Ken and I had gone to Drumheller to photograph and I persuaded him to continue further north east to Hanna, where stands an old railway turntable and roundhouse. Now, I’d been there before, and needed something different. I made some photographs of parts of the side of the turntable (for another article maybe) and decided to wander around the back of the building.
I made a photograph of a corner of the building – but it was all composition and no heart, no involvement, no emotion and no one is going to see it. I poked my head into a small annex and found it full of junk. I was initially inclined to discount it but the annex had a second door round the side and from there I could see that the junk was a few rows of what I figure must have been theatre seats (I don’t think they came from any train). Two of the chairs were particularly interesting – the one you see above, and the chair next to it with a similar curved line of exposed stuffing to the cushion providing a balancing composition to the curves in this image.
I made a series of shots, using focus blending (blended in Helicon Focus) from a series of images as I gradually shifted focus from the nearest part of the splayed wood to the back of the chair.
When I had the blended image I wasn’t happy. The chair on the right (seen above) had muted tones and the beige wood, while the left chair had the glaring white of the still relatively pristine white stuffing – the shapes may have worked together but the tonalities didn’t and I did what I rarely do (because it doesn’t usually work), I chopped off the left half of the image (see, you knew you needed those extra pixels for something).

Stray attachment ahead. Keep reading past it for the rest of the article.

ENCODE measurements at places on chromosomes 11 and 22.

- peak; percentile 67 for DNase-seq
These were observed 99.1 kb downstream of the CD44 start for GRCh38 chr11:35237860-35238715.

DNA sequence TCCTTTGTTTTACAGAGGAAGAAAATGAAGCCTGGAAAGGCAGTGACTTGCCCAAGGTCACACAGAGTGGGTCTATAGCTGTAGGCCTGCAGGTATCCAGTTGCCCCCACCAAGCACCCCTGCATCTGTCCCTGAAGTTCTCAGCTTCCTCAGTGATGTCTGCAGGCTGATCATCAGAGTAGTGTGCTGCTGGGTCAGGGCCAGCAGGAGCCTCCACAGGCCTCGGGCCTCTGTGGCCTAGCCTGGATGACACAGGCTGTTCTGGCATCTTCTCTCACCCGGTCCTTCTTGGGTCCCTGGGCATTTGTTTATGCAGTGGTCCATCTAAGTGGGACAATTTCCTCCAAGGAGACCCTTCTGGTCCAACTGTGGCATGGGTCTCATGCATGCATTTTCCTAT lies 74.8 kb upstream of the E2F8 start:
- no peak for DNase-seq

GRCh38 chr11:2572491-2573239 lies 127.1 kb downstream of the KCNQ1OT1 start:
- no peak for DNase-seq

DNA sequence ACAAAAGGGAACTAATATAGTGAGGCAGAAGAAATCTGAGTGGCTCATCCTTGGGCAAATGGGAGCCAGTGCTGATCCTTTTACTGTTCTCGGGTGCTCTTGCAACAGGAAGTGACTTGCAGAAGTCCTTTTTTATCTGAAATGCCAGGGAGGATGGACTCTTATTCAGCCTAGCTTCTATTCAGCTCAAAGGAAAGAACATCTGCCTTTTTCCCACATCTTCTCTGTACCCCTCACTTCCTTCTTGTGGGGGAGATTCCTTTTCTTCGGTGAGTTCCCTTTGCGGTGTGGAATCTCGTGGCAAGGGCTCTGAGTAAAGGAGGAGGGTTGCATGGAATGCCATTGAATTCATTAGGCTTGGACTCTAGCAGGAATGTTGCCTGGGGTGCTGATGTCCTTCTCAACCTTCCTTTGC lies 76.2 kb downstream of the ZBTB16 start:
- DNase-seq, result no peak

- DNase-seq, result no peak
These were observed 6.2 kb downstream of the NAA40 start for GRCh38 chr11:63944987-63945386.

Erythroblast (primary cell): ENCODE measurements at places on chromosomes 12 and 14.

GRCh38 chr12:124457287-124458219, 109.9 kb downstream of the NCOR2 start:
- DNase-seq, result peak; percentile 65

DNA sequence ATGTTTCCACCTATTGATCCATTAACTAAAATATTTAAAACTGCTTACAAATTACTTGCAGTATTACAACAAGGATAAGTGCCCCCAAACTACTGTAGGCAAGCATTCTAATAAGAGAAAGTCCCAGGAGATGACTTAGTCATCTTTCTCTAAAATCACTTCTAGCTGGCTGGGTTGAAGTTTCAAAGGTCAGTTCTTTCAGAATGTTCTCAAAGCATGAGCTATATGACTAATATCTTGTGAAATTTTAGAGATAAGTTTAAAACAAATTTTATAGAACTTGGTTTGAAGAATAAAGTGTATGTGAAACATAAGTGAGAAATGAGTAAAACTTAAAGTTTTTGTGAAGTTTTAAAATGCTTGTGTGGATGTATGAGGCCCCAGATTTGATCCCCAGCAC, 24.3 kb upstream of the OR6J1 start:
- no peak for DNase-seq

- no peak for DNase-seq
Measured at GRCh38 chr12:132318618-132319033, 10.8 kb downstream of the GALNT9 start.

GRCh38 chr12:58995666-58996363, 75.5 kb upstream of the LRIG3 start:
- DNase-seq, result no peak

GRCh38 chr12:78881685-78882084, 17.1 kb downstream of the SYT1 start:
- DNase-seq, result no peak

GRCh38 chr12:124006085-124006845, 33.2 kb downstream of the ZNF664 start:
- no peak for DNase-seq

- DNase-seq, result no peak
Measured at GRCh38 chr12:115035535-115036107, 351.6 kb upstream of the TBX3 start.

And now I’m happy, the image ties together.
You might ask, so what is the emotional involvement with an old chair – wellI I was excited about the fronds of cloth hanging down like that and I loved the sweep of the splayed wood laminations sprung apart. I even was intrigued with the indentations along the top – I couldn’t explain them, and while I could make the image bright and contrasty, I liked the rather somber mood of the dark tones. Does it remind me of war, or love, or a lost relative, No, of course not, it is what it is and it is itself, not a metaphor, and yet it made me excited, it had a sense of rightness especially after the crop, and I have always liked finding beauty where it isn’t expected. That’s the emotion in the picture and that’s enough.
To view more of George Barr’s photos, visit georgebarr.com